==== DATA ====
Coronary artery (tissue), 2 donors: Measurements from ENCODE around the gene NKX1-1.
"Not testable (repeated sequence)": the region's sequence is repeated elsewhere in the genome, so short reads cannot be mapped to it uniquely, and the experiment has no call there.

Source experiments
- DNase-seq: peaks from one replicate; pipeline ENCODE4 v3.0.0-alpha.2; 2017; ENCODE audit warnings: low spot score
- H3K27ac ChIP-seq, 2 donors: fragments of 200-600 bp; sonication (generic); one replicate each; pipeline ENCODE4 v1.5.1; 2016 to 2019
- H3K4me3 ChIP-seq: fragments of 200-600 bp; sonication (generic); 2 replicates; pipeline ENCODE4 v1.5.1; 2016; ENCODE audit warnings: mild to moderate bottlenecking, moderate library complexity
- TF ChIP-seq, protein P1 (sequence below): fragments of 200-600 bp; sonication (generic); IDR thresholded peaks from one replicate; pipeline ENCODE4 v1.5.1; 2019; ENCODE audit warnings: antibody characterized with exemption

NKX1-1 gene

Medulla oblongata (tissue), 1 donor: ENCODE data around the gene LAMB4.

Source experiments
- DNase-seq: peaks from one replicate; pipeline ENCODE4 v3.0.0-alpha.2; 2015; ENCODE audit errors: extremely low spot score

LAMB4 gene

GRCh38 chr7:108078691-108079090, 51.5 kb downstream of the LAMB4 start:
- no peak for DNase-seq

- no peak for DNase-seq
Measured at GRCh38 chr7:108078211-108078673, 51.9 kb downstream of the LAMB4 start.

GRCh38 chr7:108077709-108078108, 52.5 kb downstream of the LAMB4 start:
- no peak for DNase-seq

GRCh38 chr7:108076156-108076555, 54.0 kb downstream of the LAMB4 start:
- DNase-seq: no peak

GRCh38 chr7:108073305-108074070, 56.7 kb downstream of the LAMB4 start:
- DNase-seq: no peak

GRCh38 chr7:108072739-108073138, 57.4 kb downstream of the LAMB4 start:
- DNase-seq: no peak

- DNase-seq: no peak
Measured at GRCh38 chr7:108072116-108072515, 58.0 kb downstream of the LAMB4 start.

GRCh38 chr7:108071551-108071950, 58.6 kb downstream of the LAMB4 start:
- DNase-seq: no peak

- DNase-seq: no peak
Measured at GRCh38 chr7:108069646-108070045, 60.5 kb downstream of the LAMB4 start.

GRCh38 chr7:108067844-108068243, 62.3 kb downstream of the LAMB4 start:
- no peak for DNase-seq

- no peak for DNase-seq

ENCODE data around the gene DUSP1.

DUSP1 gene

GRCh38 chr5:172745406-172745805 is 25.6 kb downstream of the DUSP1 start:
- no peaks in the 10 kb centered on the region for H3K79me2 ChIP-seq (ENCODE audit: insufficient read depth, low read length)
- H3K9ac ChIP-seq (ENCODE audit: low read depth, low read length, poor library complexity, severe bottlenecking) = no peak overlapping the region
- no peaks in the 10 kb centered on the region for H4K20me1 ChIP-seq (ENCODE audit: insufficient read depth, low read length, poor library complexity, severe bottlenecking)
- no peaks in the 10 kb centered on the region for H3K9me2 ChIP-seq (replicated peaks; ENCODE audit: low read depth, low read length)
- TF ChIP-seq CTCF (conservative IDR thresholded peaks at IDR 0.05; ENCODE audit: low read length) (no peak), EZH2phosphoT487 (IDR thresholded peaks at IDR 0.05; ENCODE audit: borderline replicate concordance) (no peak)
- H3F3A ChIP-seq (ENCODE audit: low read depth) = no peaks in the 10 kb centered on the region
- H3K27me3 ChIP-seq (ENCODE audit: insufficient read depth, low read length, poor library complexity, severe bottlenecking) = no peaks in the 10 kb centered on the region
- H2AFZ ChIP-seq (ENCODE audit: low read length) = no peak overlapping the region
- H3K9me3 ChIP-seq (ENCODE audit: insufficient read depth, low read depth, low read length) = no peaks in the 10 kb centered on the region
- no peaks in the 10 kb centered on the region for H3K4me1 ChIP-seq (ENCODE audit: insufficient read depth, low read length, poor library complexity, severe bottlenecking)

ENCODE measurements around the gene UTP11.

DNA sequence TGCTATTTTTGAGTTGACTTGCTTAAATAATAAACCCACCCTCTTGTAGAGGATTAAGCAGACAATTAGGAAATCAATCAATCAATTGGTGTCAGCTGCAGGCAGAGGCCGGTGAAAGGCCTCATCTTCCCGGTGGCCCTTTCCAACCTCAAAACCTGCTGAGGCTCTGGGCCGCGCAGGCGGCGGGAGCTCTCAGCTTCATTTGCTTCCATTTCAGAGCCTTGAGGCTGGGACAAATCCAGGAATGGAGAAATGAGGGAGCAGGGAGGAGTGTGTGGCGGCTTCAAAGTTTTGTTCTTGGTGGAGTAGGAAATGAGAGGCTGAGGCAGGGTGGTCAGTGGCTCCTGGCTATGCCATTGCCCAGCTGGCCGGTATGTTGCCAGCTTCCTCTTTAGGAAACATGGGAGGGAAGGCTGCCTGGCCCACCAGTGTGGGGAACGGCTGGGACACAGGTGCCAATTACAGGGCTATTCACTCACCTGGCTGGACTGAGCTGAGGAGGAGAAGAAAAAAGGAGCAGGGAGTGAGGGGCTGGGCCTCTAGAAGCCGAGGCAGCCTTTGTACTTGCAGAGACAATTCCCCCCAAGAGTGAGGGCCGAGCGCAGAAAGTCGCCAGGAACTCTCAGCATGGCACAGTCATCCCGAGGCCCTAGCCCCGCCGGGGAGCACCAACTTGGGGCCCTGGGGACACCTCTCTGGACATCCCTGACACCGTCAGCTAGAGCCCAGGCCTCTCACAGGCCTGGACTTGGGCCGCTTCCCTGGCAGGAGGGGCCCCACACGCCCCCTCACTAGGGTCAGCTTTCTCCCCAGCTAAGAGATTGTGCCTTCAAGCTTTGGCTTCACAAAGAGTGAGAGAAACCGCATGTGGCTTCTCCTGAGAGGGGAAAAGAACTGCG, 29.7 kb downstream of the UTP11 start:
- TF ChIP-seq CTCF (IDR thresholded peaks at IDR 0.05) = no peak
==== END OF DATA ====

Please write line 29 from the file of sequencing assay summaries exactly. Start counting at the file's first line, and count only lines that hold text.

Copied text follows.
- DNase-seq: no peak